An ecological landscape study of deer vehicle collisions in Kent County, Michigan

  • Published source details Rogers E. (2004) An ecological landscape study of deer vehicle collisions in Kent County, Michigan. White Water Associates Inc report, for Kent County Road Commission, Michigan, USA, 56pp.


This study is summarised as evidence for the following.

Action Category

Install signage to warn motorists about wildlife presence

Action Link
Terrestrial Mammal Conservation

Install wildlife warning reflectors along roads

Action Link
Terrestrial Mammal Conservation
  1. Install signage to warn motorists about wildlife presence

    A replicated, controlled, before-and-after study in 1996–2000 along roads in three townships in Michigan, USA (Rogers 2004) found that deer warning signs (including some of a novel design) did not reduce deer-vehicle collisions. In one township, the overall collision rate after installing standard and novel warning signs (55/year) did not differ significantly from that before installation (69/year). At the same time, there was no change in average rates in three townships without warning signs (after: 41–62/year/township; before: 36–62/year/township). There was no significant difference in average collision rates 200 feet either side of signs on seven road stretches that just had the novel sign design (after installation: 9/year/stretch; before: 11/year/stretch). Vehicle speeds were not lower with signage than without along one road stretch and were <0.5 miles/hour lower along a second stretch. Two warning sign designs were installed around one township between October and January of 1998–2000. Eighteen novel signs, (leaping deer and car on an orange background and text stating ‘High crash area’) were installed on seven road stretches with high vehicle-deer collision rates. Fifty-two standard signs (leaping deer on orange background) were installed on other sections. Collisions, monitored by State Police, were compared in the township before (1996–1997) and after installation (1998 and 2000) and in three townships without signs. Vehicle speeds were monitored for 15–24-hour periods before (1,124 vehicles) and after installation (1,221 vehicles) on two road sections.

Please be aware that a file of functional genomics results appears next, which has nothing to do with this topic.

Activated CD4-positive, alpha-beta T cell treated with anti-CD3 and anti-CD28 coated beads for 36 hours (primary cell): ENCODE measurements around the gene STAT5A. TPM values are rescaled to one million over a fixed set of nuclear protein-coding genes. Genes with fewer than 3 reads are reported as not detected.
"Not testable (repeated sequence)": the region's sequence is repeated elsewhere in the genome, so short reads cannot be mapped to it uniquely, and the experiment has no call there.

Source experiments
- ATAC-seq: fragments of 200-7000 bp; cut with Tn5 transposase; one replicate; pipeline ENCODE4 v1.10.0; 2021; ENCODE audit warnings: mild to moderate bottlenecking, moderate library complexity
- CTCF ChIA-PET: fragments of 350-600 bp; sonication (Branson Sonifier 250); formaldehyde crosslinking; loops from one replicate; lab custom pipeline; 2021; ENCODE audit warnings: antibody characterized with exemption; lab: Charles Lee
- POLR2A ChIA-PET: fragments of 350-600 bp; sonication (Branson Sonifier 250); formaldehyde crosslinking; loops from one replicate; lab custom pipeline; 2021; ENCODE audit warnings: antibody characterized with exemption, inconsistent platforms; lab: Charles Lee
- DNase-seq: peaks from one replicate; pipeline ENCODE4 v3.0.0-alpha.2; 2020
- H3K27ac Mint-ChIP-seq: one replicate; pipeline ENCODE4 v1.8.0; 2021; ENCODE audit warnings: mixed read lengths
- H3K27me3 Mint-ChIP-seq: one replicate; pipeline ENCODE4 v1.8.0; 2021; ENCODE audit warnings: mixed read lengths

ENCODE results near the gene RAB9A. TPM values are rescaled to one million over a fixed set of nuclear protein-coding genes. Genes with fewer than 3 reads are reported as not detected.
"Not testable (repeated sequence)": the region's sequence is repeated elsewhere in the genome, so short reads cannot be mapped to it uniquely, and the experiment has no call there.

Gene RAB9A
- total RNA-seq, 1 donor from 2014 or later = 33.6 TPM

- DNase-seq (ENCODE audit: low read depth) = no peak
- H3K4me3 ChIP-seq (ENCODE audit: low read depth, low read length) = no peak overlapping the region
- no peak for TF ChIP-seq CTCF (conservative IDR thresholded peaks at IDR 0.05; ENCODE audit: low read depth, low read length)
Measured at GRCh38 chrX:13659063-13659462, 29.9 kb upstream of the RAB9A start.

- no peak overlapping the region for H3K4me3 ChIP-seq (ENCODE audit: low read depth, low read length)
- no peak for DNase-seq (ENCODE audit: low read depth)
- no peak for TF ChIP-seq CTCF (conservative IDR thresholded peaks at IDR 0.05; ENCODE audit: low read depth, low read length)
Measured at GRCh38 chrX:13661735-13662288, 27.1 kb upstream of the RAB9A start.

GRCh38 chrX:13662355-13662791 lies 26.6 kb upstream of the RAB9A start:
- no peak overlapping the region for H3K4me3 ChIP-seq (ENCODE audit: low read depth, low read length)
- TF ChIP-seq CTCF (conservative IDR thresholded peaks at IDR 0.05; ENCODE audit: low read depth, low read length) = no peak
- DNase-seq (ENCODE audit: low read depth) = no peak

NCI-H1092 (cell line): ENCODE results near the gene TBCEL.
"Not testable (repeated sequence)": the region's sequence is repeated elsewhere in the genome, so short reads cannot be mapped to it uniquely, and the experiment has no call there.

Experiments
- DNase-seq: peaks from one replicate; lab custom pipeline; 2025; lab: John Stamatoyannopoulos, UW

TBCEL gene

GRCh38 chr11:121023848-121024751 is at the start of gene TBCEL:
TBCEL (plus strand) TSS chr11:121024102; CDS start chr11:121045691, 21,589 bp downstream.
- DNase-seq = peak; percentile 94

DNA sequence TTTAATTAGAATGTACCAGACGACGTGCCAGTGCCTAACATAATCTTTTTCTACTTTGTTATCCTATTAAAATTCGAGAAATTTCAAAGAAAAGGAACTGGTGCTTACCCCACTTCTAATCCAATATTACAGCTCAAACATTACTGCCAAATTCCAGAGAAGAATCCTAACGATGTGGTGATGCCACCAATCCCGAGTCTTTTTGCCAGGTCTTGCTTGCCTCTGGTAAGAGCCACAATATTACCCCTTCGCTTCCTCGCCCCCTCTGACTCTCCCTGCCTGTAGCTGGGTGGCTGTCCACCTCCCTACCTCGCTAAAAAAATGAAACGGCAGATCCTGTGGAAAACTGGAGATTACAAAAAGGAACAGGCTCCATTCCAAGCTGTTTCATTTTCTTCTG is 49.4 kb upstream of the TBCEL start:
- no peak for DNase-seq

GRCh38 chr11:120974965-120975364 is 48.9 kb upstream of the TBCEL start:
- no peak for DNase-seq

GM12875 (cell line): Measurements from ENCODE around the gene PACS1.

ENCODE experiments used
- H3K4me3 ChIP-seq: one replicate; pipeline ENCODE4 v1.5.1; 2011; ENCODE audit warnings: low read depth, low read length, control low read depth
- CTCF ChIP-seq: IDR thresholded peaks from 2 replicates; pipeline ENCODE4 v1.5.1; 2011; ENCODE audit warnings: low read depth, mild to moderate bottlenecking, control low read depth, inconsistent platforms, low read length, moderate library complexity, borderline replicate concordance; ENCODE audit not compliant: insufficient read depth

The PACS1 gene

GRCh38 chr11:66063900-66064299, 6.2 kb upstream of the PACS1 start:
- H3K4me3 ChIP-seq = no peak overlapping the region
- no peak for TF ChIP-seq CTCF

(Summarised by: Rebecca K. Smith)

  2. Install wildlife warning reflectors along roads

    A replicated, controlled, before-and-after study in 1992–2000 along roads in Michigan, USA (Rogers et al. 2004) found that wildlife warning reflectors did not reduce deer-vehicle collisions. The rate of collisions after reflectors were installed (8.5/year) was similar to that before reflectors were installed (8.2/year). This was also similar to the collision rate on another road section, at the same time, where reflectors were not installed (after: 13/year; before: 9.5/year). The total number of deer-vehicle collisions recorded was 279. In 1998, Swareflex wildlife warning reflectors were installed along three 3.2-km-long sections of road. Three additional 3.2-km-long road sections were controls with no reflectors. Collisions between 18:00 and 24:00 h, monitored by Michigan State Police, were compared before (1992–1997) and after (1998 and 2000) reflector installation.

    (Summarised by: Rebecca K. Smith)

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